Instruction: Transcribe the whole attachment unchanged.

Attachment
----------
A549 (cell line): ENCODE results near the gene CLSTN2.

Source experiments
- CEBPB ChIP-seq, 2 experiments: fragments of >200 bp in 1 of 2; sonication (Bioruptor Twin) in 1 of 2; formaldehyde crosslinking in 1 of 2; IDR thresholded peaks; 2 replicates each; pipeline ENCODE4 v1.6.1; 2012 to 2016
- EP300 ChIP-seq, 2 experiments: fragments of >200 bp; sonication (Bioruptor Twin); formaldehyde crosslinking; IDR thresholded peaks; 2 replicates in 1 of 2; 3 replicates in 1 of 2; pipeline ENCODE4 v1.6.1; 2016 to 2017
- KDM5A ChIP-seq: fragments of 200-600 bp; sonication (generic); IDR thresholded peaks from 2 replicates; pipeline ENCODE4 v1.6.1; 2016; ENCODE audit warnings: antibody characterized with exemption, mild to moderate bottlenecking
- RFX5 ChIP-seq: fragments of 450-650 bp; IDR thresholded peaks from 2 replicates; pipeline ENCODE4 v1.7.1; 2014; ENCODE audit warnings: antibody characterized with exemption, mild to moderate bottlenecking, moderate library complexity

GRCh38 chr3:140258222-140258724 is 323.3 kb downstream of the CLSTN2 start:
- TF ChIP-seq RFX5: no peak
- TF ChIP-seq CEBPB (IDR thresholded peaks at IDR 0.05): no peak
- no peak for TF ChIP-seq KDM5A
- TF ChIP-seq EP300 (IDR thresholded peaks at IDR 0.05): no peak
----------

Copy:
A549 (cell line): ENCODE results near the gene CLSTN2.

Source experiments
- CEBPB ChIP-seq, 2 experiments: fragments of >200 bp in 1 of 2; sonication (Bioruptor Twin) in 1 of 2; formaldehyde crosslinking in 1 of 2; IDR thresholded peaks; 2 replicates each; pipeline ENCODE4 v1.6.1; 2012 to 2016
- EP300 ChIP-seq, 2 experiments: fragments of >200 bp; sonication (Bioruptor Twin); formaldehyde crosslinking; IDR thresholded peaks; 2 replicates in 1 of 2; 3 replicates in 1 of 2; pipeline ENCODE4 v1.6.1; 2016 to 2017
- KDM5A ChIP-seq: fragments of 200-600 bp; sonication (generic); IDR thresholded peaks from 2 replicates; pipeline ENCODE4 v1.6.1; 2016; ENCODE audit warnings: antibody characterized with exemption, mild to moderate bottlenecking
- RFX5 ChIP-seq: fragments of 450-650 bp; IDR thresholded peaks from 2 replicates; pipeline ENCODE4 v1.7.1; 2014; ENCODE audit warnings: antibody characterized with exemption, mild to moderate bottlenecking, moderate library complexity

GRCh38 chr3:140258222-140258724 is 323.3 kb downstream of the CLSTN2 start:
- TF ChIP-seq RFX5: no peak
- TF ChIP-seq CEBPB (IDR thresholded peaks at IDR 0.05): no peak
- no peak for TF ChIP-seq KDM5A
- TF ChIP-seq EP300 (IDR thresholded peaks at IDR 0.05): no peak